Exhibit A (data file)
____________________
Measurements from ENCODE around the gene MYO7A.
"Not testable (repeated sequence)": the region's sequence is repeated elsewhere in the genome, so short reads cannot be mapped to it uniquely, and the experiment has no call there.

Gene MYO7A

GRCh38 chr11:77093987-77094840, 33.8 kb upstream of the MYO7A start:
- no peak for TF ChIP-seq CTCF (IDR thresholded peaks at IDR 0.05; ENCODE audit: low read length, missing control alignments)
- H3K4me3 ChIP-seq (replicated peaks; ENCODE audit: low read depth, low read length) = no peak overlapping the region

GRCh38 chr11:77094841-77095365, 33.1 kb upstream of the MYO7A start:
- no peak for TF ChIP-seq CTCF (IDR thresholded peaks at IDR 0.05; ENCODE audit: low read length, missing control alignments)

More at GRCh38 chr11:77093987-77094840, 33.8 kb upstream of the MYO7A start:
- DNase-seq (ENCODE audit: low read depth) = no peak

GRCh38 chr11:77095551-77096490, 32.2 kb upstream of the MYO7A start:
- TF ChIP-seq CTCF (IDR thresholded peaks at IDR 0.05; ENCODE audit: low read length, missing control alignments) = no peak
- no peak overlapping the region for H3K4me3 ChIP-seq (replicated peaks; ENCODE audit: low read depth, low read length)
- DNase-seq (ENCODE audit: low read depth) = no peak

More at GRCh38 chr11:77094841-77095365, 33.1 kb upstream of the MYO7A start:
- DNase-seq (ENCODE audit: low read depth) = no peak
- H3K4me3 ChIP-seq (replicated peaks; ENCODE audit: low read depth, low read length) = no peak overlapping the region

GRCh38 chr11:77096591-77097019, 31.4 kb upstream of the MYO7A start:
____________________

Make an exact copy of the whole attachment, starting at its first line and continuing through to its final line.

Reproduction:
Measurements from ENCODE around the gene MYO7A.
"Not testable (repeated sequence)": the region's sequence is repeated elsewhere in the genome, so short reads cannot be mapped to it uniquely, and the experiment has no call there.

Gene MYO7A

GRCh38 chr11:77093987-77094840, 33.8 kb upstream of the MYO7A start:
- no peak for TF ChIP-seq CTCF (IDR thresholded peaks at IDR 0.05; ENCODE audit: low read length, missing control alignments)
- H3K4me3 ChIP-seq (replicated peaks; ENCODE audit: low read depth, low read length) = no peak overlapping the region

GRCh38 chr11:77094841-77095365, 33.1 kb upstream of the MYO7A start:
- no peak for TF ChIP-seq CTCF (IDR thresholded peaks at IDR 0.05; ENCODE audit: low read length, missing control alignments)

More at GRCh38 chr11:77093987-77094840, 33.8 kb upstream of the MYO7A start:
- DNase-seq (ENCODE audit: low read depth) = no peak

GRCh38 chr11:77095551-77096490, 32.2 kb upstream of the MYO7A start:
- TF ChIP-seq CTCF (IDR thresholded peaks at IDR 0.05; ENCODE audit: low read length, missing control alignments) = no peak
- no peak overlapping the region for H3K4me3 ChIP-seq (replicated peaks; ENCODE audit: low read depth, low read length)
- DNase-seq (ENCODE audit: low read depth) = no peak

More at GRCh38 chr11:77094841-77095365, 33.1 kb upstream of the MYO7A start:
- DNase-seq (ENCODE audit: low read depth) = no peak
- H3K4me3 ChIP-seq (replicated peaks; ENCODE audit: low read depth, low read length) = no peak overlapping the region

GRCh38 chr11:77096591-77097019, 31.4 kb upstream of the MYO7A start: